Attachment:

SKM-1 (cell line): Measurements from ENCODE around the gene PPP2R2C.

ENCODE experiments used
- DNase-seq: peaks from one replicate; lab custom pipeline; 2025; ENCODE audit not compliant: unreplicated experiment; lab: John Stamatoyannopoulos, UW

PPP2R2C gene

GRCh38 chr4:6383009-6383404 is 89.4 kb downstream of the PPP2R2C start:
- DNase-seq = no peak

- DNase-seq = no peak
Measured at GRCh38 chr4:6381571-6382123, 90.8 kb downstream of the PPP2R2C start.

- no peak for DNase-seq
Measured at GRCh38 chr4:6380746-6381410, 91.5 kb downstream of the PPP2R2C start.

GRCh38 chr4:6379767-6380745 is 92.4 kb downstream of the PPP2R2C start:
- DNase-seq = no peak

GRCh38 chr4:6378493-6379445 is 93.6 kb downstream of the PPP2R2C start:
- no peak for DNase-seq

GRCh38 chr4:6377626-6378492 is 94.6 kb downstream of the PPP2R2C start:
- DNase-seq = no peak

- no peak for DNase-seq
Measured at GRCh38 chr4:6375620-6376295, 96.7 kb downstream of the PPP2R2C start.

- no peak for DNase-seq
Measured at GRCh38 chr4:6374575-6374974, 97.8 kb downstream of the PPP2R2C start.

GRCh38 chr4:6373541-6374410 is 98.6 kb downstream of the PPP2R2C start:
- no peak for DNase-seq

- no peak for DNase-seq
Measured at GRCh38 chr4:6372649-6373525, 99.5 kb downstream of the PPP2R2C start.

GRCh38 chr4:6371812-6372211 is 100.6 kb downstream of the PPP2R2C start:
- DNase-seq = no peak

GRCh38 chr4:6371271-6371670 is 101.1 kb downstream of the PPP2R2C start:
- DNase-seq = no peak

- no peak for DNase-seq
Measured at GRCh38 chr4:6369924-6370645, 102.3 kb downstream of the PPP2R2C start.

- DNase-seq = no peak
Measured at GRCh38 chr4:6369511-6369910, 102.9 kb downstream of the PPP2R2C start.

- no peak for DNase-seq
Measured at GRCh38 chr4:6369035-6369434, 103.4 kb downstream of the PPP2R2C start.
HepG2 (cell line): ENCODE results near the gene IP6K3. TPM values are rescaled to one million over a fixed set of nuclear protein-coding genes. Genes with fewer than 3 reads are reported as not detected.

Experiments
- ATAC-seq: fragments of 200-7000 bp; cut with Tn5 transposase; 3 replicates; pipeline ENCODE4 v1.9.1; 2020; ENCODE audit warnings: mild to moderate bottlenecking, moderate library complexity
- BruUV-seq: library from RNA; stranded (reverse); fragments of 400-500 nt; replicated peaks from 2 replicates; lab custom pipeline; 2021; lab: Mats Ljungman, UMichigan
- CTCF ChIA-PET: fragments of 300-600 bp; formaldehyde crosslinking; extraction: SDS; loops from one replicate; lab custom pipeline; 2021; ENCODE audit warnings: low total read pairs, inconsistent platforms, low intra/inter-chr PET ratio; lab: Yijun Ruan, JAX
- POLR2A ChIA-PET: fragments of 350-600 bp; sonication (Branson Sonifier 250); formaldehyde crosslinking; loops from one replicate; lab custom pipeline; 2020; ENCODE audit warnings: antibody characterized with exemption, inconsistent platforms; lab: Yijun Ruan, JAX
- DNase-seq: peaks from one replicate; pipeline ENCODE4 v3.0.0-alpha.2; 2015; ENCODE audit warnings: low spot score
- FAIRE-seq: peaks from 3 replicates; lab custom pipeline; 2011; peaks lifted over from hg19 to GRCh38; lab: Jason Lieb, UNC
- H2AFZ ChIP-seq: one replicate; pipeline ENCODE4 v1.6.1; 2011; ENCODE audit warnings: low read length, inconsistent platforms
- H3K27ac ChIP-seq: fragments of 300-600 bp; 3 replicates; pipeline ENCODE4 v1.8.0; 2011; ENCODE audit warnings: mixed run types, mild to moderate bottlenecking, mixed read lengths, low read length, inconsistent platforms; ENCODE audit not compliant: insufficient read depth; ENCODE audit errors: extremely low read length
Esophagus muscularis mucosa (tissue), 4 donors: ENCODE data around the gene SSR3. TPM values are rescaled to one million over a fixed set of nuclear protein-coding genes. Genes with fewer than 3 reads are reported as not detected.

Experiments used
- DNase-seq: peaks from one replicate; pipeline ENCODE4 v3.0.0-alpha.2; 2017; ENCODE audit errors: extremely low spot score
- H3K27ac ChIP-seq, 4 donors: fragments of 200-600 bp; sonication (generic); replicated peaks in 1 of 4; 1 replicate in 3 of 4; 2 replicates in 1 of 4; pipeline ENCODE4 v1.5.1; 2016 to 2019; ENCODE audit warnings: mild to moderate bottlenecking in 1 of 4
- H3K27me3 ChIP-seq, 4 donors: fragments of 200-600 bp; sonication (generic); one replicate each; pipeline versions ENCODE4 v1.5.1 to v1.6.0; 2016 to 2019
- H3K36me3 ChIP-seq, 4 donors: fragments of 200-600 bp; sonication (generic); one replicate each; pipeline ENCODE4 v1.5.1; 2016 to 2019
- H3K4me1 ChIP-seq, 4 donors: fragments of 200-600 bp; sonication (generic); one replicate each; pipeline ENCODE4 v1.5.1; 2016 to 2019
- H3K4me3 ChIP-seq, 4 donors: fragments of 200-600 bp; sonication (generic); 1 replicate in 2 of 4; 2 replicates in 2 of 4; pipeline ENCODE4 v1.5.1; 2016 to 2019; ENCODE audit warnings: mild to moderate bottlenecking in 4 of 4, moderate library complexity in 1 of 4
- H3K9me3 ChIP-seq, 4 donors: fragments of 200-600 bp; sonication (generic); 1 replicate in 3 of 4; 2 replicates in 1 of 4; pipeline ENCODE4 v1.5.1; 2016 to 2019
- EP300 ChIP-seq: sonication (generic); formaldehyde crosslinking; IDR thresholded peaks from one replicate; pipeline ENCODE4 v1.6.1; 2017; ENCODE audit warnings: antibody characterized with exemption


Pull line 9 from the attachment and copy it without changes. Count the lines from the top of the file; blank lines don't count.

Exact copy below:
- no peak for DNase-seq